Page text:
100px|A McDonnell XF-85 Goblin at the National Museum of the US Air 
Force

The McDonnell XF-85 Goblin was an American prototype fighter aircraft 
conceived during World War II by McDonnell Aircraft. It was intended to 
be carried in and deployed from the bomb bay of the giant Convair B-36 
bomber as a parasite fighter. The XF-85's intended role was to defend 
bombers from hostile interceptors, a need demonstrated during World 
War II. Two prototypes were constructed before the program was 
terminated. The XF-85 was a response to a United States Army Air 

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Today's selected anniversaries:

1060:

Béla I the Champion was crowned king of Hungary.
<http://en.wikipedia.org/wiki/B%C3%A9la_I_of_Hungary>

1921:

The Anglo-Irish Treaty was signed and then came into force exactly one 
year later, establishing the Irish Free State, the first independent 
Irish state to be recognised by the British government.
<http://en.wikipedia.org/wiki/Anglo-Irish_Treaty>

1989:
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[Daily article] December 7: USS Arizona (BB-39)

115px|The detonation of Arizona<span 
style="padding-left:0.1em;">'</span>s forward magazine 
(artillery)|magazines

USS Arizona was a Pennsylvania-class battleship built for the United 
States Navy in the mid-1910s. Commissioned in 1916, the ship remained 
stateside during World War I. In 1919 the vessel represented American 
interests in the Mediterranean during the Greco-Turkish War. Several 
years later, she was transferred to the Pacific Fleet and was assigned 
to it for the rest of her career. Arizona spent most of her time 
between the wars training, including participation in the annual Fleet 
Problems, and aided survivors of 1933 Long Beach earthquake. In 1940, 
she joined the Pacific Fleet in its new base at Pearl Harbor, Hawaii to 
deter the Japanese Empire. During the Japanese attack on Pearl Harbor 
on 7 December 1941, Arizona was bombed, exploded and sank, killing 
1,177 officers and crewmen. The next day, the United States declared 
war on Japan. Unlike many of the other ships sunk or damaged that day, 
Arizona was not repaired. Her wreck still lies at the bottom of Pearl 
Harbor, and is the final resting place for the remains of most of those 
who died. They are commemorated by the USS Arizona Memorial which 
straddles her hull. (more...)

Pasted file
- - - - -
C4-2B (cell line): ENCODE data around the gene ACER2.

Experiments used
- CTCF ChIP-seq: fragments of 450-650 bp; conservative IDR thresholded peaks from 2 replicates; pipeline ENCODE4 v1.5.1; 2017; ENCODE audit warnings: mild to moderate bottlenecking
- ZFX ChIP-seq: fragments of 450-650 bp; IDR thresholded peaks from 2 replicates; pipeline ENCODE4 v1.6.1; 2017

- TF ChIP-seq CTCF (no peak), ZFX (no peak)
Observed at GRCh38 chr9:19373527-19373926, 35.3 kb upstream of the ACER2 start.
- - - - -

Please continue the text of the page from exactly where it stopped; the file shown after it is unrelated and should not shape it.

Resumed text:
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[Daily article] December 8: Xá Lợi Pagoda raids

110px|Main hall of the Xá Lợi Pagoda

The Xá Lợi Pagoda raids were a series of synchronized attacks on 
Buddhist pagodas in the major cities of South Vietnam on August 21, 
1963. The raids were executed by the Army of the Republic of Vietnam 
Special Forces and combat police, both of which took their orders 
directly from Ngo Dinh Nhu, the younger brother of the Roman Catholic 
President Ngo Dinh Diem. The Xá Lợi Pagoda, the largest in the South 
Vietnamese capital, Saigon, was the most prominent of the temples 
raided. Over 1,400 Buddhists were arrested, and estimates of the death 
toll and missing ranged up to the hundreds. At first, the Ngo family 
claimed that the army had carried out the raids, something their ally 
the United States initially believed. However, this was later debunked, 
and the incident prompted the US to turn against the regime and begin 
exploring alternative leadership options, eventually leading to Diem's 
overthrow in a coup. In South Vietnam itself, the raids stoked 
widespread anger. Several high-ranking public servants resigned, and 
university and high school students boycotted classes and staged 
riotous demonstrations, resulting in further mass incarcerations. As 
most of the students were from middle-class public service and military 
families, the arrests caused further upset among the Ngo family's power 
base. (more...)

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[Daily article] December 10: Norwich Market

100px|Norwich Market, 2009

Norwich Market is an outdoor market consisting of around 200 stalls 
in central Norwich, England. Founded in the latter part of the 
11th century to supply Norman merchants and settlers moving to the area 
following the Norman conquest of England, it replaced an earlier market 
a short distance away. It has been in operation on the present site for 
over 900 years. By the 14th century, Norwich was one of the largest and 
most prosperous cities in England, and Norwich Market was a major 
trading hub. In the Georgian era, Norwich became an increasingly 
popular destination with travellers, and developed into a fashionable 
shopping town. Following the First World War, the local authority began 
to systematically buy up all the stalls on the market, eventually 
bringing the entire market into public ownership, and the market was 
radically redesigned in the 1930s. Stalls were arranged into parallel 
rows, and a new City Hall was built along the entire western side of 
the marketplace to replace the by now inadequate Guildhall. This new 
arrangement survived with few significant changes for the rest of the 
20th century. By the 1990s the market was becoming decrepit, and 
proposals were made for another radical rebuilding of the area. These 
proposals were abandoned in favour of a scheme which replaced the old 
stalls with steel units of four stalls each. The rebuilt market was 
completed in early 2006, and is one of the largest markets in Britain. 
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[Daily article] December 11: Californication (album)

100px|The Red Hot Hili Peppers at Pinkpop Festival in 2006

Californication is the seventh studio album by American rock band Red 
Hot Chili Peppers, released on June 8, 1999, on Warner Bros. Records. 
Produced by Rick Rubin, Californication saw the return of John 
Frusciante, who had previously appeared on Mother's Milk and Blood 
Sugar Sex Magik, to replace Dave Navarro as the band's guitarist. 
Frusciante's return was credited with changing the band's sound. The 
record marked a shift in style from the Navarro era. The album's 
lyric's incorporates various sexual innuendos often associated with the 
band, but contains more varied themes than previous releases, such as 
lust, death, suicide, California, drugs, globalization and travel. The 
Chili Peppers' most commercially successful studio release, 
Californication has sold over 16 million copies worldwide. The record 
produced several hits for the band, including "Otherside", 
"Californication" and the Grammy Award-winning "Scar Tissue". 
Californication peaked at number three on the U.S. Billboard 200.